Toshiba 84L9363DB review

The 84L9363DB is an 84-inch 4K TV selling for half the price of its nearest rival.

Toshiba 84L9363DB
Great Value

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I've got a mixed bag to report in this section sadly. Let's kick things off positively, though, with the main good news about the 84L9363's picture quality: its native 4K playback.

Toshiba 84L9363DB

4K playback delivers

Fed the full gamut of native 4K sources we can currently lay our hands on (which is essentially a series of lengthy demo reels from Sony, Samsung, LG and, of course, Toshiba itself) the 84L9363 consistently delivers on the key thrills I chiefly associate with native 4K. Obviously this includes the extra sense of texture and detail you'd expect from including four times as many pixels in the picture as you get with normal full HD images – and the sheer enormity of the 84-inch screen does no harm to the impact of all those extra pixels.

Also key to my love of 4K is the extra depth you get with 'large scale' images like views across cities or landscapes. Having more pixels to play with enables the screen to resolve smaller details right in to the distance, meaning you don't get into that 'flattening off' sensation as quickly as you do with HD. Again the impact of these endless vistas is particularly spectacular on a screen as big as this.


Colours, too, benefit from the 4K difference, as the 84L9363 comfortably illustrates the way colour blends look more subtle, refined and just more realistic thanks to the way the extra pixels can portray more minute tonal shifts.

It must be said that the 84L9363's colour handling isn't quite as stellar as that of Toshiba's 65L9363, which appears to use a particularly high-quality source panel. But it's still a cut above your typical HD colour performance, and again the benefits are underlined by the sheer vastness of the screen they're appearing on.

One of the biggest surprises during my testing with native 4K sources is the effect of the Resolution+ processing. For this really does add another level of sharpness to even a native 4K presentation. And surprisingly it does this without making pictures look too gritty or 'stressed'. We could readily imagine many users preferring to leave this feature on with their native 4K sources – even though purists will doubtless opt to avoid it like the plague.


When you're talking about sharpness and detail at the level made possible by native 4K content, the sort of motion blur caused by LCD technology's relatively slow response time can become a serious irritation. But the 84L9363 does OK in this department, suffering only a little with resolution loss over moving objects even if you opt not to use the TV's motion processing tools.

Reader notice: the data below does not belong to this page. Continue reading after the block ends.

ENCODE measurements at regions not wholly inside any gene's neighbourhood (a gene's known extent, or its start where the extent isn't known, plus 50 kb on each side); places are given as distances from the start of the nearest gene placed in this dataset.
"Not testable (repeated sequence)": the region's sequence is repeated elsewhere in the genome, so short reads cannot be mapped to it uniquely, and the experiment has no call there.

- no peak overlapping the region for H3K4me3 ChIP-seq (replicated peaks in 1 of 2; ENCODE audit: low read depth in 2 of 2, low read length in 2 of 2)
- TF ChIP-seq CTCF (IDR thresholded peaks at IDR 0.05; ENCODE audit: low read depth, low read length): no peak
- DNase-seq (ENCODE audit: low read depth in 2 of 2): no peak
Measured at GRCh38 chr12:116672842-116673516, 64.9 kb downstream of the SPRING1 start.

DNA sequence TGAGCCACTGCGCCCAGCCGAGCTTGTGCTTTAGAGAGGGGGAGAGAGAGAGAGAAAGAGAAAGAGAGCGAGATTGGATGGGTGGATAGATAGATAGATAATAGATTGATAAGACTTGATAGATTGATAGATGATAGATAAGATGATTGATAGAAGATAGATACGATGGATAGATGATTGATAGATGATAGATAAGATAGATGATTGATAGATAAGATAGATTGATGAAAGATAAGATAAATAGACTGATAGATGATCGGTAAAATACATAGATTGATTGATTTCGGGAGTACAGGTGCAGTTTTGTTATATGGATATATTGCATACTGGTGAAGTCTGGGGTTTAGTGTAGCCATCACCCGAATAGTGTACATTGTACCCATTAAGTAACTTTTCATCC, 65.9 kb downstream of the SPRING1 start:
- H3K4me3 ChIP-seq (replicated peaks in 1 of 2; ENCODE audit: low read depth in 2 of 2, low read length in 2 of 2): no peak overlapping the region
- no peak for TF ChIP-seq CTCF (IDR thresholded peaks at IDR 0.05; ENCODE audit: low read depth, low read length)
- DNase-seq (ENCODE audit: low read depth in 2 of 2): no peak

Actually, we'd advise that you don't use the motion processing (at least with 2D material) even if you quite like the smidge of extra motion clarity and fluidity it delivers. During my tests I found that the motion processing tended to greatly increase the chances of the set suffering from lip-synch issues, where soundtracks distractingly slip out of time with the video stream.

Having slipped almost accidentally into negative territory, I might as well tuck into the other problems I have with the 84L9363 that take the edge off its potential budget 4k appeal.


The biggest problem by far is that the 84L9363 is lumbered with a pretty uninspiring contrast performance. Deactivate the set's automatic backlight controls and dark scenes look distinctly grey where they're supposed to be looking black – a fact which makes them look unconvincing and also tends to lead to some of the subtle detail in the darkest corners getting greyed out of the picture. This sense of missed detail is, of course, particularly painful in a 4K environment.

So why not just turn on the auto backlight controls then, we hear you cry. Because while doing this does indeed produce a dramatically deeper and more credible black colour from the 84L9363 – so long as you use the most powerful Adaptive Backlight setting – it comes with significant problems of its own.

The thing is, as it goes about its automated light control business it tends to create some pretty distracting fluctuations in the picture's illumination, on both macro (whole picture) and micro (in localised areas) levels. Particularly hard to ignore are the fairly frequent occasions where you can make out clear bands of extra illumination spilling right across dark shots to illuminate any bright elements there might be towards the centre of the image.

Distracting enough at any time, this light blocking issue kicks into overdrive when you're watching a wide-ratio film requiring the appearance of black bars above and below the picture.

Another (much less disturbing) issue with the 84L9363 is its upscaling. For while the set actually does a surprisingly good job for its money of making sure upscaled pictures don't look excessively noisy, it doesn't manage to also present upscaled content with quite as much crispness and apparent extra detail as the stars of the 4K upscaling world (mostly the Samsung F9000 and Sony X9005 series).

John Archer
AV Technology Contributor

John has been writing about home entertainment technology for more than two decades - an especially impressive feat considering he still claims to only be 35 years old (yeah, right). In that time he’s reviewed hundreds if not thousands of TVs, projectors and speakers, and spent frankly far too long sitting by himself in a dark room.